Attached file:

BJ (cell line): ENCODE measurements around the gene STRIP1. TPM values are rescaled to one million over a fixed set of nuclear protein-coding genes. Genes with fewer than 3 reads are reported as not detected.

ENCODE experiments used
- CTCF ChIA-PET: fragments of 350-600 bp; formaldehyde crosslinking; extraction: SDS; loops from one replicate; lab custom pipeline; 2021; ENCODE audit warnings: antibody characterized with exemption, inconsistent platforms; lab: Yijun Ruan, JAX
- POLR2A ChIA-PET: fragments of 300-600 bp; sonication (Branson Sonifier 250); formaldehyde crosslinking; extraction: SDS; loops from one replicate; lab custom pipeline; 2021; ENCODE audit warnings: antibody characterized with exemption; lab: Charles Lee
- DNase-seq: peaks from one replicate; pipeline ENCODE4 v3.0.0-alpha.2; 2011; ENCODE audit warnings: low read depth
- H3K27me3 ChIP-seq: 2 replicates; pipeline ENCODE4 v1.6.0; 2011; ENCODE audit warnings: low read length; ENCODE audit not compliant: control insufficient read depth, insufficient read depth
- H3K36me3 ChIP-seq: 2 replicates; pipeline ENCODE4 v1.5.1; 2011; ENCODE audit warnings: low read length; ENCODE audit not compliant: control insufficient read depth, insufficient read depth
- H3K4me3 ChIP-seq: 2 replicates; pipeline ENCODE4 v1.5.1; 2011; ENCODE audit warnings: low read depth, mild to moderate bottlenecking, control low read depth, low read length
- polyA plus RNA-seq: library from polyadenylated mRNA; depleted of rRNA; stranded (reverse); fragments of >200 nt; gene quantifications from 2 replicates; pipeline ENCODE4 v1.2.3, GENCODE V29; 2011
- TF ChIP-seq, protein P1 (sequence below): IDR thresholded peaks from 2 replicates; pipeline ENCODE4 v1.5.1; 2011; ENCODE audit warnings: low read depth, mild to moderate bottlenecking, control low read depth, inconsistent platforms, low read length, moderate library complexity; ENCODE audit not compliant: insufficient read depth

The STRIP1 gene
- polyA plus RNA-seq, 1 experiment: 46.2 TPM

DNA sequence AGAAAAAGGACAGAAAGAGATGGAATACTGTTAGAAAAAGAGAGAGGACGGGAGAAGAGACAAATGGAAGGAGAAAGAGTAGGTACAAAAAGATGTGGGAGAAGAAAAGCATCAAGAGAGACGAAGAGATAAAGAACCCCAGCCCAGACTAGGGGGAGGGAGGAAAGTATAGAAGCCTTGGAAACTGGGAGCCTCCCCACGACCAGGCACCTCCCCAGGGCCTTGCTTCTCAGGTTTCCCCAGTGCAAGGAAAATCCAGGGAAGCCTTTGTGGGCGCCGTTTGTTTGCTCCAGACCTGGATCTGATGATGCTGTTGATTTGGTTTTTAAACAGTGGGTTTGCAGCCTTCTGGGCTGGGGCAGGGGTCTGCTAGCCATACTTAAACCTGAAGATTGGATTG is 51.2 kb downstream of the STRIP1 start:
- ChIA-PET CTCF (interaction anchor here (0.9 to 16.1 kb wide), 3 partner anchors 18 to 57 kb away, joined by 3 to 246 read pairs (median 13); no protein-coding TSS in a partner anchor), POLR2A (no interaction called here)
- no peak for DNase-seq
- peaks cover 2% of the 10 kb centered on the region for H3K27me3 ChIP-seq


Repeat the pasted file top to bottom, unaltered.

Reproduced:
BJ (cell line): ENCODE measurements around the gene STRIP1. TPM values are rescaled to one million over a fixed set of nuclear protein-coding genes. Genes with fewer than 3 reads are reported as not detected.

ENCODE experiments used
- CTCF ChIA-PET: fragments of 350-600 bp; formaldehyde crosslinking; extraction: SDS; loops from one replicate; lab custom pipeline; 2021; ENCODE audit warnings: antibody characterized with exemption, inconsistent platforms; lab: Yijun Ruan, JAX
- POLR2A ChIA-PET: fragments of 300-600 bp; sonication (Branson Sonifier 250); formaldehyde crosslinking; extraction: SDS; loops from one replicate; lab custom pipeline; 2021; ENCODE audit warnings: antibody characterized with exemption; lab: Charles Lee
- DNase-seq: peaks from one replicate; pipeline ENCODE4 v3.0.0-alpha.2; 2011; ENCODE audit warnings: low read depth
- H3K27me3 ChIP-seq: 2 replicates; pipeline ENCODE4 v1.6.0; 2011; ENCODE audit warnings: low read length; ENCODE audit not compliant: control insufficient read depth, insufficient read depth
- H3K36me3 ChIP-seq: 2 replicates; pipeline ENCODE4 v1.5.1; 2011; ENCODE audit warnings: low read length; ENCODE audit not compliant: control insufficient read depth, insufficient read depth
- H3K4me3 ChIP-seq: 2 replicates; pipeline ENCODE4 v1.5.1; 2011; ENCODE audit warnings: low read depth, mild to moderate bottlenecking, control low read depth, low read length
- polyA plus RNA-seq: library from polyadenylated mRNA; depleted of rRNA; stranded (reverse); fragments of >200 nt; gene quantifications from 2 replicates; pipeline ENCODE4 v1.2.3, GENCODE V29; 2011
- TF ChIP-seq, protein P1 (sequence below): IDR thresholded peaks from 2 replicates; pipeline ENCODE4 v1.5.1; 2011; ENCODE audit warnings: low read depth, mild to moderate bottlenecking, control low read depth, inconsistent platforms, low read length, moderate library complexity; ENCODE audit not compliant: insufficient read depth

The STRIP1 gene
- polyA plus RNA-seq, 1 experiment: 46.2 TPM

DNA sequence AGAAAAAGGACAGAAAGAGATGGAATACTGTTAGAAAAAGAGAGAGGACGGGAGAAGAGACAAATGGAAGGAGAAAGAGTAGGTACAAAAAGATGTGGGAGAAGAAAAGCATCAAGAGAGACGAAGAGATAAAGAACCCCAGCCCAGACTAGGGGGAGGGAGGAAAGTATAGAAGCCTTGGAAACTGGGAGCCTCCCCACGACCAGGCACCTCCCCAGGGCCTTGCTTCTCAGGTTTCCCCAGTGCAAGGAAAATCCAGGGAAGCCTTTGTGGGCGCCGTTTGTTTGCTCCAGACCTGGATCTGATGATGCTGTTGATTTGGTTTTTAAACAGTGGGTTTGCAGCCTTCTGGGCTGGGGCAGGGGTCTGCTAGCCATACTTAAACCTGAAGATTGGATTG is 51.2 kb downstream of the STRIP1 start:
- ChIA-PET CTCF (interaction anchor here (0.9 to 16.1 kb wide), 3 partner anchors 18 to 57 kb away, joined by 3 to 246 read pairs (median 13); no protein-coding TSS in a partner anchor), POLR2A (no interaction called here)
- no peak for DNase-seq
- peaks cover 2% of the 10 kb centered on the region for H3K27me3 ChIP-seq